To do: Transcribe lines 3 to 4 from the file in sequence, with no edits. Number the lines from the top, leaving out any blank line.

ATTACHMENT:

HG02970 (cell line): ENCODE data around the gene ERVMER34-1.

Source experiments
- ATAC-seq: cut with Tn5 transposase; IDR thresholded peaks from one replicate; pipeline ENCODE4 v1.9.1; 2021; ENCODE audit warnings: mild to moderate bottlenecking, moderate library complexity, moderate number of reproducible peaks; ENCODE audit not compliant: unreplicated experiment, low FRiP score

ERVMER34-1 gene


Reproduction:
- ATAC-seq: cut with Tn5 transposase; IDR thresholded peaks from one replicate; pipeline ENCODE4 v1.9.1; 2021; ENCODE audit warnings: mild to moderate bottlenecking, moderate library complexity, moderate number of reproducible peaks; ENCODE audit not compliant: unreplicated experiment, low FRiP score

ERVMER34-1 gene